July was the hottest month ever recorded on Earth.
That's the word from the National Oceanic and Atmospheric Administration (NOAA), which tallied up global land and sea temperature recordings from 2019's seventh month and compared them to its 140-year data set, stretching back to 1880. The global average temperature for the month was 1.71 degrees Fahrenheit (0.95 degrees Celsius) above the 20th century average of 60.4 F (15.8 C). It was 0.05 F (0.03 C) warmer than the previous record, set in July 2016.
This new global heat record shouldn't be too surprising to anyone who read the news last month. A punishing heat wave swept across Europe and then settled over Greenland, where it triggered hundreds of billions of tons of ice melt. Sea ice in both the Arctic and Antarctic regions reached 41-year lows as well, according to NOAA.
The most unusual average temperatures took place in Alaska, western Canada and central Russia, where temperatures were at least 3.6 F (2 C) warmer than average, according to NOAA.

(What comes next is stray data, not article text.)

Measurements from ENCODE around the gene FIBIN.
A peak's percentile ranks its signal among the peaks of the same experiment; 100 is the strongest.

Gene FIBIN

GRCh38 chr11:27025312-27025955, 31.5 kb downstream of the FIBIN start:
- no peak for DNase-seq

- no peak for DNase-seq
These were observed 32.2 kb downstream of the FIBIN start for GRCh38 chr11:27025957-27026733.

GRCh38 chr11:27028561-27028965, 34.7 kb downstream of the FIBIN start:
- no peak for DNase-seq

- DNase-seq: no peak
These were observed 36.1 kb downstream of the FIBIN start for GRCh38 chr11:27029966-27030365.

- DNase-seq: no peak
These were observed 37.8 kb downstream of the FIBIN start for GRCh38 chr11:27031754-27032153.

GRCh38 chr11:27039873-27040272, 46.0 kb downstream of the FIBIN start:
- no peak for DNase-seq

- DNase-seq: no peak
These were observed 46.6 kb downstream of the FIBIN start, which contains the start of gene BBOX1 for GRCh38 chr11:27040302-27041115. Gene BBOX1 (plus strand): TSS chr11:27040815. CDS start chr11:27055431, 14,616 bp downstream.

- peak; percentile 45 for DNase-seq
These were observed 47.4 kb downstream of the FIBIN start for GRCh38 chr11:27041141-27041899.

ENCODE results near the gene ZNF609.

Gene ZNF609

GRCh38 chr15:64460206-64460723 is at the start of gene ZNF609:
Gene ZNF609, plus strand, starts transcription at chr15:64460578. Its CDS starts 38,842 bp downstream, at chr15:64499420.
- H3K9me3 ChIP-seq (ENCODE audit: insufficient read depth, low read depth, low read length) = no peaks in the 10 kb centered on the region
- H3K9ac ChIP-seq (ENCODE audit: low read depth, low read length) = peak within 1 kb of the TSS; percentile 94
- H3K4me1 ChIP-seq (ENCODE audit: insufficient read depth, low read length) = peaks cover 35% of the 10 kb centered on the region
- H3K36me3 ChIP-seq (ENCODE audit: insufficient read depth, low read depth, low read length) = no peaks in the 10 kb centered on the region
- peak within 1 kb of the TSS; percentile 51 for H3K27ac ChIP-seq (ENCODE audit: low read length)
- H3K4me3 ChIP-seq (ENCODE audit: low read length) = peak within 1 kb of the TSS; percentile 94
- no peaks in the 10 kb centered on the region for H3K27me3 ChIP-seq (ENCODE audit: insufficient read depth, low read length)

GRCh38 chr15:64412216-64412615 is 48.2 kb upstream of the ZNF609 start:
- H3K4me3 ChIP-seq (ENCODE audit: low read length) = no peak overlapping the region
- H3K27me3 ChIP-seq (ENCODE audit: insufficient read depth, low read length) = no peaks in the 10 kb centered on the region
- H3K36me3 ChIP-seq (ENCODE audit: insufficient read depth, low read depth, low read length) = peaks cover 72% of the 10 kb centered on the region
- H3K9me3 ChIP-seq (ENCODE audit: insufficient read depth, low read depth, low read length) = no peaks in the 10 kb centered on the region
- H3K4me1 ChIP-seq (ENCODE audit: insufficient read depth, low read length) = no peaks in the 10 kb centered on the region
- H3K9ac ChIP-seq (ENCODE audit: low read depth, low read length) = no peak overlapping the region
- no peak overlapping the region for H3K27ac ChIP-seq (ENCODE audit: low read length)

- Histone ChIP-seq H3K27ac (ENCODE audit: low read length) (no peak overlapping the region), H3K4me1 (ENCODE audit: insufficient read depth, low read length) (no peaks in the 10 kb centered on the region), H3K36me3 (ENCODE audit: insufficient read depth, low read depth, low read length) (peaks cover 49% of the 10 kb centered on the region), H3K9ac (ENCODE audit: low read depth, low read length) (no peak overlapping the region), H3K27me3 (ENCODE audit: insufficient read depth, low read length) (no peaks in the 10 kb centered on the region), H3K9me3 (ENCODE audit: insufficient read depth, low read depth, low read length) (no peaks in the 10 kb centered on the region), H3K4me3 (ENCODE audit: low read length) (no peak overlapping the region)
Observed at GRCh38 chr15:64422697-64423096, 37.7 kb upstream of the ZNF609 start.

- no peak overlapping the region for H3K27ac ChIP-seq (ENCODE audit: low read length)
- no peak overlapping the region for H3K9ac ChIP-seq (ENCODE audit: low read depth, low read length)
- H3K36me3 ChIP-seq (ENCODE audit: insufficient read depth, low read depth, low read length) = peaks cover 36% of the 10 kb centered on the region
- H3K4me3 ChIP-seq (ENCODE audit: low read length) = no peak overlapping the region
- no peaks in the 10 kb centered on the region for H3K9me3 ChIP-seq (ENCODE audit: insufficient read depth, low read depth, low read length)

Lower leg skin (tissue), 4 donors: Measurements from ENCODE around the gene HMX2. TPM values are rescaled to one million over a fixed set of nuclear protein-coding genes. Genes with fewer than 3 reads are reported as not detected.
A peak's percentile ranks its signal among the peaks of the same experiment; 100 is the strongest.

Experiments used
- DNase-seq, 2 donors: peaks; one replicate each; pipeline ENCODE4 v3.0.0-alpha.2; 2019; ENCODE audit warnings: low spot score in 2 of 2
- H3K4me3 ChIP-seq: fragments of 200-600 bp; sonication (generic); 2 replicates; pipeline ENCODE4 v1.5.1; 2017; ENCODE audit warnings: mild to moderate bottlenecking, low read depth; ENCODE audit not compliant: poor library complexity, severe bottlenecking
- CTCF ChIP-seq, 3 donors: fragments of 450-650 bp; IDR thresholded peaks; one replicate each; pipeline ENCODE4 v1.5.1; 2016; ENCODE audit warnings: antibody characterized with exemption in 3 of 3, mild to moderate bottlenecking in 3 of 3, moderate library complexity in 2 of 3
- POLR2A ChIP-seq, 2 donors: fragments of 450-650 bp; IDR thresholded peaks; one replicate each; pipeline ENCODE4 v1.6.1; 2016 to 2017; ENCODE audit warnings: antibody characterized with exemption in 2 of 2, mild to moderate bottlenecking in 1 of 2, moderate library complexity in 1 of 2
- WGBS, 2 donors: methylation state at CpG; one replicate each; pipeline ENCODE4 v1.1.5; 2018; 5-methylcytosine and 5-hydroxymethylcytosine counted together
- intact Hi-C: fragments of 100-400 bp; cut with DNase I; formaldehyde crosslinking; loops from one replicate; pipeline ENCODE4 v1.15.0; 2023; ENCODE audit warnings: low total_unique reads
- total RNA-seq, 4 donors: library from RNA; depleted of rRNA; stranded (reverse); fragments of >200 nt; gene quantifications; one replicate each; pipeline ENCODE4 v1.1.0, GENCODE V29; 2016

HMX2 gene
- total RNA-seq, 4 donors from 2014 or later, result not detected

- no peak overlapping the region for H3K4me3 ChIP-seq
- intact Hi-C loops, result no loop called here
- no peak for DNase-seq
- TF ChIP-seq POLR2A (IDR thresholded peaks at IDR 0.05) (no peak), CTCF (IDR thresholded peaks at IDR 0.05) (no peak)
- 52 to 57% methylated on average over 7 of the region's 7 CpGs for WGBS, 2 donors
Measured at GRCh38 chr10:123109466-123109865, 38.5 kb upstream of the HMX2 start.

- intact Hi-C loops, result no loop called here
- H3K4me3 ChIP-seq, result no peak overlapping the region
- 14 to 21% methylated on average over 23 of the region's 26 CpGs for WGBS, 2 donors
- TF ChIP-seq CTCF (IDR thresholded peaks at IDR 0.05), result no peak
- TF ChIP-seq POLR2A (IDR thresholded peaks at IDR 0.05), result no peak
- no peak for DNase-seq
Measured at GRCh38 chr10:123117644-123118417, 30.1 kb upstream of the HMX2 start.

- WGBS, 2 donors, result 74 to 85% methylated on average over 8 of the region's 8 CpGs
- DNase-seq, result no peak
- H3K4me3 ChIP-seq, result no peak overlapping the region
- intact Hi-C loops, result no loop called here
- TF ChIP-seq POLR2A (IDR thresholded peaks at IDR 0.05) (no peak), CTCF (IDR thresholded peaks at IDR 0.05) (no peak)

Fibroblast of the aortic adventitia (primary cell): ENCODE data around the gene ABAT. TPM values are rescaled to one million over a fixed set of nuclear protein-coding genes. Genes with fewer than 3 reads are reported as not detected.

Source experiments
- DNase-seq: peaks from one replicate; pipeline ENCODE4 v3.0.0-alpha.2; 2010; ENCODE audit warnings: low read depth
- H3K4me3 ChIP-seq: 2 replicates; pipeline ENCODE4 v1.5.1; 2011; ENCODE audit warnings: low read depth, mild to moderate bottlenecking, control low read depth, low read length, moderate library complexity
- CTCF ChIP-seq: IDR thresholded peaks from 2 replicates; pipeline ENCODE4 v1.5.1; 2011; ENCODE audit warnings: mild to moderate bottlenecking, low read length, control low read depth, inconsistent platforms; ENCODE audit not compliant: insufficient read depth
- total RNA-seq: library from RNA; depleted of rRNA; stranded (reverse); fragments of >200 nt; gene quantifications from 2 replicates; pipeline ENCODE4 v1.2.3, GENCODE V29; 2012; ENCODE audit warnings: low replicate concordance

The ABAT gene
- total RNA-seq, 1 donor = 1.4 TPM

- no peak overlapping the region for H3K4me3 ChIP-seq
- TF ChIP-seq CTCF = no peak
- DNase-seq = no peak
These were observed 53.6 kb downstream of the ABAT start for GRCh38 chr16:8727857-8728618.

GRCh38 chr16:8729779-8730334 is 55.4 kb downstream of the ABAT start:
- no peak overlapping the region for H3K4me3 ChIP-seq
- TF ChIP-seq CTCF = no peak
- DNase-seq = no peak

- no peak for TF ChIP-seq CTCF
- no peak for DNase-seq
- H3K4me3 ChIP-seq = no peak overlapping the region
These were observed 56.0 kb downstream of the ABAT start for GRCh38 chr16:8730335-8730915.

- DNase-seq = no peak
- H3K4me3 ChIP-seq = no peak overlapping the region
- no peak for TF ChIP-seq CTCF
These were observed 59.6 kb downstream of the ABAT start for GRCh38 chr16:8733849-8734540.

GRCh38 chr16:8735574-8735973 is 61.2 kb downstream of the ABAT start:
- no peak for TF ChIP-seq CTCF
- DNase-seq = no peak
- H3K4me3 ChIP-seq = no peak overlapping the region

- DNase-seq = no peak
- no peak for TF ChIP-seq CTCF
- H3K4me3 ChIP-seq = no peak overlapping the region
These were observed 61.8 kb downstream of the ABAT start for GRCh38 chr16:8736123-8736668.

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January to July 2019 on land was the third warmest such period on record, NOAA reported, with global temperatures reaching 2.63 F (1.46 C) above average, behind only 2016 and 2017 marks. Sea temperatures during that period were the second highest ever, behind only 2016's.
Meanwhile, global carbon emissions continue to hit new peaks, with 2018 having set a new record for total output.
In 2018, the Intergovernmental Panel on Climate Change (IPCC), made up of scientists from all over the world, said that it's crucial to stop global temperatures from warming beyond 2.7 F (1.5 C) above average.
"One of the key messages that comes out very strongly from this report is that we are already seeing the consequences of 1 C [1.8 F] of global warming through more extreme weather, rising sea levels and diminishing Arctic sea ice, among other changes," Panmao Zhai, co-chair of IPCC Working Group I, said at the time.
To hold warming below that 2.7 F threshold, the IPCC said, will require "rapid, far-reaching and unprecedented changes in all aspects of society."
Ongoing efforts to reduce carbon are good news, but they're not enough, the IPCC said.
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Originally published on Live Science.